David Fuselier is a happy one-year-old with a healthy appetite and the ability to light up a room. He is the center of attention with family and friends; and for good reasons.
But this wasn’t always the case.
About 18 months ago—before he was born—all eyes were on little David out of deep concern. The new COVID-19 coronavirus was just one of those concerns; and with the pandemic brewing, David’s mother realized her journey would be different.
She just didn’t know how much.
It all hit her when at 23 weeks pregnant the first-time mom received some unsettling news—by herself.
“I went to the doctor for a regular ultrasound that day, but my husband stayed in the car because of COVID-19 visitor restrictions,” said Stacey Fuselier. “I had a feeling that something might be wrong. During the previous appointment, they had a suspicion that they were able to confirm this time. Our baby had Esophageal Atresia Type-A.”
Esophageal Artresia Type-A is a rare birth defect that causes a baby’s esophagus and stomach to not connect. In David’s situation, opposite ends of his esophagus did not meet causing a five and a half centimeter gap—which is considered a long gap. The correction of a long gap required a corrective surgery referred to as the "Foker procedure." So from birth, through surgical corrections and recovery, the Fuselier family spent a total of seven months in the Texas Children’s Neonatal Intensive Care Unit (NICU).
Stacey said receiving this kind of news without her husband by her side was difficult; and foreshadowed how much of early motherhood would go. The global pandemic continues to rob many people of moments meant to be shared with family. In response, she developed an entirely new family inside of Texas Children’s.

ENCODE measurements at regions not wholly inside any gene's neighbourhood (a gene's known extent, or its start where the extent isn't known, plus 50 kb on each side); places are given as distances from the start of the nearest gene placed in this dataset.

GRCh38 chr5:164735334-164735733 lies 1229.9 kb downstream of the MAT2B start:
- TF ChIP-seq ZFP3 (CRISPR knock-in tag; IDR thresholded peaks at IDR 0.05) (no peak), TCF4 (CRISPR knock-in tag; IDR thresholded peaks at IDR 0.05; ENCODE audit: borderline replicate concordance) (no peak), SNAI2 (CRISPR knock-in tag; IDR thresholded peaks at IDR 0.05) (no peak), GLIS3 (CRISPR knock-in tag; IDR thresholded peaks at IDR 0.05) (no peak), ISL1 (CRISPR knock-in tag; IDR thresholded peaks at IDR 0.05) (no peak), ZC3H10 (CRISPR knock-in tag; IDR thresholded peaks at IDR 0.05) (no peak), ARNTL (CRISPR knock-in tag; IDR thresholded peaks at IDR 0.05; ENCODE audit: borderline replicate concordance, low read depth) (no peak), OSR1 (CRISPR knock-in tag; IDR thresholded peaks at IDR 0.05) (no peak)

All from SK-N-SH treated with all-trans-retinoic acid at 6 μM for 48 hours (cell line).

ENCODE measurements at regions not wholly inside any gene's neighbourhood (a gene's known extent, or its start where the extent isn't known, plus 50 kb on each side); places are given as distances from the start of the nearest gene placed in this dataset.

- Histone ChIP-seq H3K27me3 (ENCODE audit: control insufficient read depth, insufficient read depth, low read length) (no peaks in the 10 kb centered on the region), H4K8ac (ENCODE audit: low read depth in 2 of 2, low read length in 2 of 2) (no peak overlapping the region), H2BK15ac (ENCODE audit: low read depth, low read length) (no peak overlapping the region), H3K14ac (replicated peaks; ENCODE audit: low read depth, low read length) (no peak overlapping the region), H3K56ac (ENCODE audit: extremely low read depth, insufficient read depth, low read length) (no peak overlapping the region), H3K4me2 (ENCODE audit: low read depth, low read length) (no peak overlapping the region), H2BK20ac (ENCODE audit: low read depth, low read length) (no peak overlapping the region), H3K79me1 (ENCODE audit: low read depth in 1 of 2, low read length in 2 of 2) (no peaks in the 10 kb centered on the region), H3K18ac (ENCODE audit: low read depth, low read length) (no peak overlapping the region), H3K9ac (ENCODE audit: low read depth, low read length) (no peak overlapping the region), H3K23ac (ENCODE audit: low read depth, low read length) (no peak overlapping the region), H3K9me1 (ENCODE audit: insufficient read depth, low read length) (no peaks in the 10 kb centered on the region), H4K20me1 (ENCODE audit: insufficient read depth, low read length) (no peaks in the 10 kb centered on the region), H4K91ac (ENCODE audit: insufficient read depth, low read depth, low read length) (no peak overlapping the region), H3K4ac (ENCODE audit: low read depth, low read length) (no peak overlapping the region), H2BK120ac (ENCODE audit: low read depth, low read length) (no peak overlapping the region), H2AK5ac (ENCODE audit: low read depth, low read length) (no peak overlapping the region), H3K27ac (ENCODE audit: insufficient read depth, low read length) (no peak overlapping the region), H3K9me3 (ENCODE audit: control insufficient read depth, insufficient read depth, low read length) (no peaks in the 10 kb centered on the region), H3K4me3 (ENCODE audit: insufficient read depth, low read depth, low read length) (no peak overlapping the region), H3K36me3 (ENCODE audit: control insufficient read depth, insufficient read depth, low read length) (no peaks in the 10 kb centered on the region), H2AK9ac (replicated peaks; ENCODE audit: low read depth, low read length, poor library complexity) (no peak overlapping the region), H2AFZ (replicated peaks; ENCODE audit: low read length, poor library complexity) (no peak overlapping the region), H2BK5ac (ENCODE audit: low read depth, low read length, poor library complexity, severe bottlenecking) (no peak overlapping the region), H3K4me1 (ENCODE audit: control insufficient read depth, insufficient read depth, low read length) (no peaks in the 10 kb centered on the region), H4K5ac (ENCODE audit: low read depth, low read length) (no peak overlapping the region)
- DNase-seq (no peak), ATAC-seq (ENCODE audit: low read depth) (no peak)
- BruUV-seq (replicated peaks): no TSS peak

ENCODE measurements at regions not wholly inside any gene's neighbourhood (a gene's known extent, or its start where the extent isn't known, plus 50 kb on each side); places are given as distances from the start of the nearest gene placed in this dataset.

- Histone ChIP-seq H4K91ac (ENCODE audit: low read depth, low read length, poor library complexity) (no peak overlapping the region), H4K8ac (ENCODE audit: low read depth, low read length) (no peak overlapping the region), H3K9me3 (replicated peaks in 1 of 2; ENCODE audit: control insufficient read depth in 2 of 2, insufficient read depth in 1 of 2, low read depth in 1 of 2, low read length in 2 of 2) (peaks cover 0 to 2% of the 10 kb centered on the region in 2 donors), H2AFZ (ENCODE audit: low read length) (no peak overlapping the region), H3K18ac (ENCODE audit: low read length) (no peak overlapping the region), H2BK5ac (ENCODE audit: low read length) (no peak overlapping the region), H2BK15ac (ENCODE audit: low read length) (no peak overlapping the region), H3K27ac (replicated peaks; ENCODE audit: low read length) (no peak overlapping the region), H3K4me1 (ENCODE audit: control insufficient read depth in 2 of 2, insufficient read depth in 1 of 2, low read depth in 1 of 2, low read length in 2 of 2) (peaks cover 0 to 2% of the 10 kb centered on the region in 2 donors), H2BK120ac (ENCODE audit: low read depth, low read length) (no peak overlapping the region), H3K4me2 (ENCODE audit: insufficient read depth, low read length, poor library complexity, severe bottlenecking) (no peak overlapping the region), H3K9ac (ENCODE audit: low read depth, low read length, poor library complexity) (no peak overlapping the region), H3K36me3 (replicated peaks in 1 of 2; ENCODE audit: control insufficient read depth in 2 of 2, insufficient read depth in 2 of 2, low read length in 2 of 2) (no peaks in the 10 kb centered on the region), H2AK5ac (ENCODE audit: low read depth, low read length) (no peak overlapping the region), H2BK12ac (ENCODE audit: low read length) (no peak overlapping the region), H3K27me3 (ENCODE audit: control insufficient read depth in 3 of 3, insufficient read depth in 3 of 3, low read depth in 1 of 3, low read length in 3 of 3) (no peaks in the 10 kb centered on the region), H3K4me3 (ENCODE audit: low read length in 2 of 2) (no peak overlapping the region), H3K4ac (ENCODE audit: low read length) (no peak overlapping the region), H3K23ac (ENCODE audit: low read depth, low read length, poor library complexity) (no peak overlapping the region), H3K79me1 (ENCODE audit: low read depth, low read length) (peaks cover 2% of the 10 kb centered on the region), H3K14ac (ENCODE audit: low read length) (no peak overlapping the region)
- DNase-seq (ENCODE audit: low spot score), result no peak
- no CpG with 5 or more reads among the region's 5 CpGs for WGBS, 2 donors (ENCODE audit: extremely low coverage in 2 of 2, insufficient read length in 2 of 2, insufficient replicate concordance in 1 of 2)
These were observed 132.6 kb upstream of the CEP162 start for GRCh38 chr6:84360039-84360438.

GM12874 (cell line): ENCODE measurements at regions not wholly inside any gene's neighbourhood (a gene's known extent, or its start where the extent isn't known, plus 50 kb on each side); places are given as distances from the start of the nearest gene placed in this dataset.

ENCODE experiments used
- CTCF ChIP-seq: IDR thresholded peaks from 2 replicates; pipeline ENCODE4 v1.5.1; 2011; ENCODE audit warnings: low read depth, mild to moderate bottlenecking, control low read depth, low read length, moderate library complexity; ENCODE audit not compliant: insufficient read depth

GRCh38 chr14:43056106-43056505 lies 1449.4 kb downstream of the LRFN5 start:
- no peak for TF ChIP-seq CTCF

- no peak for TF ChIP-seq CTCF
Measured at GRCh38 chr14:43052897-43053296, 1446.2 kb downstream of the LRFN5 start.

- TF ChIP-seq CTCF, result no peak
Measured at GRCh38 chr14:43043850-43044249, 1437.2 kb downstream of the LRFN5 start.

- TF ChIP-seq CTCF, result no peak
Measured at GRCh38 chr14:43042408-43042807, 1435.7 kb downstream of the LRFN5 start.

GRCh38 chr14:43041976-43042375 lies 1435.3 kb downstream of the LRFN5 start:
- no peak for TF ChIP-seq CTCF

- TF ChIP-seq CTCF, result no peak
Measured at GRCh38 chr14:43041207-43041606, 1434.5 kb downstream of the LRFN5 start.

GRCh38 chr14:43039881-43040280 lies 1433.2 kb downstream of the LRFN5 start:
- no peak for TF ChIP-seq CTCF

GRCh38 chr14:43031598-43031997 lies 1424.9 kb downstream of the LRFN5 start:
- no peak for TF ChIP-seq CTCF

Stacey speaks candidly about the incredible support team she and David had in the NICU, also known as the Newborn Center.
“David has two grandmas who love him, adore him and are so happy to see him now that he’s home,” she said. “But I always joked that David needed a NICU grandma. And well, we got that in nurse Lolita Fernandez. She was David’s NICU grandma and my NICU mom. I didn’t have my mom. I didn’t have anyone there. She was there every step of the way.”
Stacey recalls that she also had a NICU sister in nurse Lauren Stombaugh. Lauren became a friend she could talk to about what she was feeling and going through. “There’s a whole group of these NICU nurses that were absolutely amazing. You understand that they are taking care of your child, but you don’t recognize in the moment that they are taking care of you, too.”
In addition to exceptional care for their child, Stacey and her husband, Arlen, did benefit from other supports. They took advantage of the ability to stay at the Ronald McDonald House, speak with a social worker and access the milk bank.
Today, David is at home and doing very well. He still eats with the help of a feeding tube once each day, but mostly eats by mouth. He is a happy and playful baby; whose progress his parents consider a miracle.
“The NICU is a very sobering experience,” Stacey said. “Then you add a pandemic that restricts the number of people who can support you, and it’s even more challenging. My nurses became my family and my saving grace. I can’t say enough good things about them.”
“Our journey was a difficult one, but I never doubted we’d found the right care team. Even on the tough days I was thankful that our baby could get better in a place as exceptional as Texas Children’s Newborn Center.”